Dorothy Stringer became a specialist sports school in 2002 and despite the government abolishing specialisms in schools in 2012, sport remains an important feature: pupils receive at least two hours of sport education a week, in line with government guidelines.[11] Becoming a sports school has entailed the demolition of the sports hall and the construction of a new venue twice the size, with an additional dance studio, gym and changing rooms. As part of the school's responsibilities as a sports school, Dorothy Stringer undertakes work to promote sport in local primary schools, which is chiefly done through the JSLA and a new scheme which involves establishing and nurturing dance clubs in local primary schools and organising a mass performance at the Brighton Dome.

Dorothy Stringer is also a part of the Healthy School initiative, a Partnership Promotion School, a Training School, a recipient of money from the Big Lottery Fund for the school newsletter, and benefits from the European Union's III A programme. Dorothy Stringer has long owned an outdoor pursuits centre near Bangor, north-west Wales. This facilities allows the school to organise trips for its pupils and lease the building for the use of other organisations and individuals.

Academies Act 2010[edit]

On 25 June the new Conservative-Liberal coalition released details of 'Outstanding' schools that had, so far, expressed an interest in Academy status, under the Academies Act 2010. Dorothy Stringer School was one of the education establishments on this list, indicating the governors' wish to receive more information and explore all possible options.[12]

Ken Browne incident[edit]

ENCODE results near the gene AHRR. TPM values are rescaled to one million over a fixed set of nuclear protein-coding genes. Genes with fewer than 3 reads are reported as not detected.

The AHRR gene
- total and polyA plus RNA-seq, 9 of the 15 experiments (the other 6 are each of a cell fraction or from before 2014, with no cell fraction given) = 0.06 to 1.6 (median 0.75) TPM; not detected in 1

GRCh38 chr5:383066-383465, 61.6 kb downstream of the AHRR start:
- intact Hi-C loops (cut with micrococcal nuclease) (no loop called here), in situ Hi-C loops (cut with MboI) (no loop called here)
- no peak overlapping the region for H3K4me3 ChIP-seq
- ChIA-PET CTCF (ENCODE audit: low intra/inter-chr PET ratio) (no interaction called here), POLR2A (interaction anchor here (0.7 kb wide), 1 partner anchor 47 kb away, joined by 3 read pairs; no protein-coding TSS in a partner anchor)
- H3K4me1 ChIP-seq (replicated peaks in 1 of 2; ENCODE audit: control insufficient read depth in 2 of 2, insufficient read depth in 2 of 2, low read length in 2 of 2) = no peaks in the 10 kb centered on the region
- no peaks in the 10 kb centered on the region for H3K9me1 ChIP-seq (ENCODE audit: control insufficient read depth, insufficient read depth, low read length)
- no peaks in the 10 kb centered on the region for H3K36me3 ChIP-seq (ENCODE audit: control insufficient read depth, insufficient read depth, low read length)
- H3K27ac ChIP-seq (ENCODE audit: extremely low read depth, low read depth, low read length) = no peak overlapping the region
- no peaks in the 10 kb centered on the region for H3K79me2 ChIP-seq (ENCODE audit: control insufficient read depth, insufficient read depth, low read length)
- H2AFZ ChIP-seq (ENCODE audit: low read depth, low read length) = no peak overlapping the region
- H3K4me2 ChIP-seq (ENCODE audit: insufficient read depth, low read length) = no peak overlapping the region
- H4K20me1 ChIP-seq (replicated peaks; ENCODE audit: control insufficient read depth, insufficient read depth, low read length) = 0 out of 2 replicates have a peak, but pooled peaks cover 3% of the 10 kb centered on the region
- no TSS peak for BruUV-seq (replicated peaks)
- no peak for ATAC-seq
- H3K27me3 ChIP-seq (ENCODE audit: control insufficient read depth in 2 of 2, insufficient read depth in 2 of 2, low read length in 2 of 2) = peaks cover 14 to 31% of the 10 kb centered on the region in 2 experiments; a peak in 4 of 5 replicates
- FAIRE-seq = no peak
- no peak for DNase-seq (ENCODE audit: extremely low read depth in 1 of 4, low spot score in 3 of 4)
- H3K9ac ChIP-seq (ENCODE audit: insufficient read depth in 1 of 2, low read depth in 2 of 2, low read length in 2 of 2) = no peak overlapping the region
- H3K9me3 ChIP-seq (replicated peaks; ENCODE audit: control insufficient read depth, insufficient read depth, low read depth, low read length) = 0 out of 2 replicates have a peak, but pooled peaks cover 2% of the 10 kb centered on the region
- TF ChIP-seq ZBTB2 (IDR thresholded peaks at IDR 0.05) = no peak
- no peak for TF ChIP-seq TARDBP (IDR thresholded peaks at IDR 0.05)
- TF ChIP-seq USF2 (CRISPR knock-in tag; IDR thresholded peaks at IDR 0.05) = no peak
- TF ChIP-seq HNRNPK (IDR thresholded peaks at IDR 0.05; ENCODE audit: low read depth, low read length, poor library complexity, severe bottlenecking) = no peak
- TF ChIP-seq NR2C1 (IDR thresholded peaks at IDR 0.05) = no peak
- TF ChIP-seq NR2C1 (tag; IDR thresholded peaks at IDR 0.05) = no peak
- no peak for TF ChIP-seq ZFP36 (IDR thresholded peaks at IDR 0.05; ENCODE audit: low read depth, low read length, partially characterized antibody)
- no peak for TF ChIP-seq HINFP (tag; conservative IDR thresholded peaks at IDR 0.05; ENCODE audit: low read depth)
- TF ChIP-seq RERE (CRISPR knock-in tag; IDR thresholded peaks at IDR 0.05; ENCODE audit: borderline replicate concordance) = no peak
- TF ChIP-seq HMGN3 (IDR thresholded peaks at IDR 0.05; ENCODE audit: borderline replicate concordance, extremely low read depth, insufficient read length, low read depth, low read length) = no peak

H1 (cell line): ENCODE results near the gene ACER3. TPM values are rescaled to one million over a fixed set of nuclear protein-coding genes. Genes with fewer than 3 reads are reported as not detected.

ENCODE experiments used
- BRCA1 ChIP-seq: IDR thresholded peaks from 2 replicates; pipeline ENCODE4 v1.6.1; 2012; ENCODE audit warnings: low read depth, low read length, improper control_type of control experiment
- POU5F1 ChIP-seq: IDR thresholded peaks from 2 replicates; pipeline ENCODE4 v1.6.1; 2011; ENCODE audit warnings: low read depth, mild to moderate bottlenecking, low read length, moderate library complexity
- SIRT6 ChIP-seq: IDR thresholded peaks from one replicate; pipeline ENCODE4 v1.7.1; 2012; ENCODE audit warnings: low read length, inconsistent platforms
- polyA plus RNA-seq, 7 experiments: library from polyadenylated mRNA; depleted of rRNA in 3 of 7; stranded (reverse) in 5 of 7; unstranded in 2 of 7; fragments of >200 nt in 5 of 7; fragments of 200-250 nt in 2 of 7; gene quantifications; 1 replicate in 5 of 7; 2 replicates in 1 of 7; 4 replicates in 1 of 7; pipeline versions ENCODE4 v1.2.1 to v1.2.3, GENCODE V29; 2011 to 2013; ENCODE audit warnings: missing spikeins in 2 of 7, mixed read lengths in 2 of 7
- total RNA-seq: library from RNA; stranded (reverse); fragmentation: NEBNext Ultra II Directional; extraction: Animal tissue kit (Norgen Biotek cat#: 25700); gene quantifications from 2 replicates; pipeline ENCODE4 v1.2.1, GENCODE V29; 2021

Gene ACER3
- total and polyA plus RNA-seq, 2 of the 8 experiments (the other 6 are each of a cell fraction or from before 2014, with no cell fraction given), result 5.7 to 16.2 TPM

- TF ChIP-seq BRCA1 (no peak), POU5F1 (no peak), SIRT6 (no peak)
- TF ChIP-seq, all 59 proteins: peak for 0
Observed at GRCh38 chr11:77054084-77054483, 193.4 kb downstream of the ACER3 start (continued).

In September 2009 it was revealed that a senior member of the school's teaching staff, Ken Browne, had been arrested in July of that year under suspicion of possessing indecent images of children. The school attempted to pre-empt scandal by first releasing information of Browne's arrest to parents via a letter, before later contacting the local paper, The Argus. Ken Browne was immediately removed from the teaching staff at the school and has since moved from the area.[13] On 20 January 2011, Browne pleaded guilty to his charges[14] and later that year was sentenced to 10 months in prison.[15]


  1. ^ Collis 2010, p. 52.
  2. ^ Collis 2010, p. 301.
  3. ^ "Secondary School Buses". Brighton & Hove Buses website. Retrieved 21 May 2018.
  4. ^ "School Grounds". Retrieved 21 May 2018.
  5. ^ "School Search". Archived from the original on 2016-06-25. Retrieved 27 May 2016.
  6. ^ "Butterfly Havens". Dorothy Stringer School website. Retrieved 21 May 2018.
  7. ^ "Travel". Dorothy Stringer School website. Retrieved 21 May 2018.
  8. ^ "The Brian Foster Environment Centre". Dorothy Stringer School website. Retrieved 21 May 2018.
  9. ^ "International relationships / Presentation". Saint-Jo College lycée privé. Archived from the original on 8 November 2007. Retrieved 21 May 2018.
  10. ^ "Franco-British Council". Franco-British Council.[not in citation given]
  11. ^ "Minister exercised over PE issue". BBC News. 16 January 2006.
  12. ^ Richardson, Hannah (25 June 2010). "Would-be academy list published". BBC News.
  13. ^ Morgan, Tom (5 September 2009). "Top teacher is hled on child porn charges". Daily Express.
  14. ^ Massey, Nina (21 January 2011). "Paedophile deputy head pleads guilty to making child sex images". News Shopper. Orpington.
  15. ^ "Former Brighton teacher jailed over child pornography". BBC News. 24 February 2011.


  • Collis, Rose (2010). The New Encyclopaedia of Brighton. (based on the original by Tim Carder) (1st ed.). Brighton: Brighton & Hove Libraries. ISBN 978-0-9564664-0-2.

External links[edit]